I DON’T KNOW whether it was the film of African boys being circumcised or the self-important and gimmicky drone that accompanied it, but back in ’81 I walked out of the 23 Skidoo experience, I thought never to return.
That is, until ‘Coup’ thundered over the horizon earlier this year. A mighty 45, ‘Coup’ is a vinyl TV cop-show car-chase driven by ex-Linxman Sketch Martin’s bass, with Aswad’s horn section blazing away in hot pursuit. ‘Coup’ is to Ye Moderne Dance what Duane Eddy’s ‘Peter Gunn’ was to the Harold Macmillan generation — all revved up and ready to go!!!
A pity there’s nothing half so much fun on 23 Skidoo’s new LP. Urban Gamelan, as you might expect from its title, aims to evoke the magic of folk ritual as manifest in South East Asia, Megastore and other exotic locations; and vaguely integrate it within the traffic-jam of Western listening habits, thereby arriving at a paradoxical harmony of contrasts…And then again, maybe not.
Whatever, gathered here today we have a shambling sequence of bite-size ethno-astiche chunks that individually wouldn’t tax the attention span of a hyperthyroid mayfly, but collectively err on the soporific side. No single piece is allowed to unfold and grow, thus remaining little more than a series of tintinnabulating percussion work-outs occasionally rounded out with other instrumentation, distant chants and Jah Wobble-ish humorous asides.
Shriekback operate much closer to Richard Skinner’s mainstream, but share with Skidoo that stress on “rhythm” which is often the way cerebrally-inclined rockists strive to compensate for their lack of “authentic”, “primal”, “rootsy” “feel”. The results of such self-consciousness are usually horribly dry and forced. Whilst Shriekback’s first LP Care suffered from this, as did to a lesser extent their Tench EP and various singles, their new album Jam Science lays down a much more appealing groove.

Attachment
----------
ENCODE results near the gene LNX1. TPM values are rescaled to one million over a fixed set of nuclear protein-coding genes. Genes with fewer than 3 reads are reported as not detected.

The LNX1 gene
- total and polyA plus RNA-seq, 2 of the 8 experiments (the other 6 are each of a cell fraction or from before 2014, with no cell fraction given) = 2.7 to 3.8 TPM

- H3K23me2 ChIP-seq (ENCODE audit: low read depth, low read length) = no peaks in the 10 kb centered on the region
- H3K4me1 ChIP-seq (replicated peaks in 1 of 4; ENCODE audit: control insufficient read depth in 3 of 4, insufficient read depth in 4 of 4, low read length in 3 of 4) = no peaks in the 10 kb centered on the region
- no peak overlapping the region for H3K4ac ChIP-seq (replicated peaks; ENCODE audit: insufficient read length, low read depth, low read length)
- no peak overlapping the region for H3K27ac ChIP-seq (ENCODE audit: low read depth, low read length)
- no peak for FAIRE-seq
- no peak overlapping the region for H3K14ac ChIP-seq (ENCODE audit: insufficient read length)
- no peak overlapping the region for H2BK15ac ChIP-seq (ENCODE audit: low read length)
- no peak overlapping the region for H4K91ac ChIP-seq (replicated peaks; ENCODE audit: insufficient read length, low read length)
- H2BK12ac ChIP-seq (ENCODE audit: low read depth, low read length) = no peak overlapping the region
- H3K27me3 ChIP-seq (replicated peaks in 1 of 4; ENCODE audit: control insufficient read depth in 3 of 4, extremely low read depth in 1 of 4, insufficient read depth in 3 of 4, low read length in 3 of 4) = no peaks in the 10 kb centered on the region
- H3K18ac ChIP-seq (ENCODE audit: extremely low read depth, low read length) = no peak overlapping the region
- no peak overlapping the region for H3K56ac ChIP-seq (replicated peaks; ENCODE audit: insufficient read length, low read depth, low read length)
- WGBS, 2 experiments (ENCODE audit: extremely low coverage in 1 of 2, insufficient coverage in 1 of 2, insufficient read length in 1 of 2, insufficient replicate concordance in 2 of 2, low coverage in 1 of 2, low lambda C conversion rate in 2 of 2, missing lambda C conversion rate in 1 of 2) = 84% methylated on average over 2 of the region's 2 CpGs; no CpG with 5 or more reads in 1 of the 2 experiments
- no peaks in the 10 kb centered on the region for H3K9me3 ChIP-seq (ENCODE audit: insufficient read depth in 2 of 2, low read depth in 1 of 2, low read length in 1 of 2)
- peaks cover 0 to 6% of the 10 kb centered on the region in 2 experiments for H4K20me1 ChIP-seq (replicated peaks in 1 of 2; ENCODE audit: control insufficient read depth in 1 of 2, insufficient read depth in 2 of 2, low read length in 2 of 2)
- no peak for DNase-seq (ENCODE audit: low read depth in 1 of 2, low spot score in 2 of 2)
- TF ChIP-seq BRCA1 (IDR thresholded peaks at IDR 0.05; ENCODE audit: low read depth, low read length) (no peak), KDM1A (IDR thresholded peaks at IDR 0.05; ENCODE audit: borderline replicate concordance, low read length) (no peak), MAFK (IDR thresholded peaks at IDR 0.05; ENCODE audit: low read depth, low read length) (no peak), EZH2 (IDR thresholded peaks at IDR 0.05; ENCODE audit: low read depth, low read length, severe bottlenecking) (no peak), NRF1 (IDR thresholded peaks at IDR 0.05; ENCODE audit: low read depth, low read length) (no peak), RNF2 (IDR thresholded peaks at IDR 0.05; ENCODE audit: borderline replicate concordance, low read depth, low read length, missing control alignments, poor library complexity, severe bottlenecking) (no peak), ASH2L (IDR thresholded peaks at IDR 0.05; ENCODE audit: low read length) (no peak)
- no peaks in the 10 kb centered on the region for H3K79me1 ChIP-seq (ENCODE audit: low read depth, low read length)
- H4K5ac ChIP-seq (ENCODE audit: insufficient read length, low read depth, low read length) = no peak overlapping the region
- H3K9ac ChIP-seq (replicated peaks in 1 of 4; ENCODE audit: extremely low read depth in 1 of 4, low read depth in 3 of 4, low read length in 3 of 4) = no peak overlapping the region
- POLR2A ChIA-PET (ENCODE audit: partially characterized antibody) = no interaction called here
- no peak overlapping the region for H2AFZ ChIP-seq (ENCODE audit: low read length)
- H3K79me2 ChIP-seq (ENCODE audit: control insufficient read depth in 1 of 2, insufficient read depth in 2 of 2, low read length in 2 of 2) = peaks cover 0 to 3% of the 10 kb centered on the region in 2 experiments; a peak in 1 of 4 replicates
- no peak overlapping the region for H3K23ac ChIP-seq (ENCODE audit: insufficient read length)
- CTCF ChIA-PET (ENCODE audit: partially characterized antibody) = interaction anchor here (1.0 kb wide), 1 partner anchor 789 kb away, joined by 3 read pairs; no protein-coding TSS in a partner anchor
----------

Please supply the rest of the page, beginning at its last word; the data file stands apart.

Here, as they’ve always been able to do live on a good night, Shriekback mash it down with vigour and invention, massaging spine with bassline, shifting clinical ass and almost letting you forget the irritatingly obtrusive fact that they don’t half reckon they’re a bunch of clever bastards.
And they don’t half go on too, like David Byrne and Howard Devoto put through a blender. I only know this because they print the lyrics: Carl Marsh’s mercilessly unyielding insect-rant normally deters normal investigation. But a full and shiny production has integrated that awful voice into just another, sometimes agreeably abrasive element in the mix.
For Jam Science‘s pleasure lies not only in its muscle-flexing backline, but also in how those dry-funkin’ old bones have been flesh out with some icily luxuriant pop-toons and tones. Melody! Vocal harmonies! Echo-o-o! Peculiar noises!
A bit too modular and even-tempered to bust my clapometer, but Jam Science will nonetheless deservedly set hip toes tapping this season. That is, until the next Art Of Noise record.
© Mat Snow, New Musical Express, 11 August 1984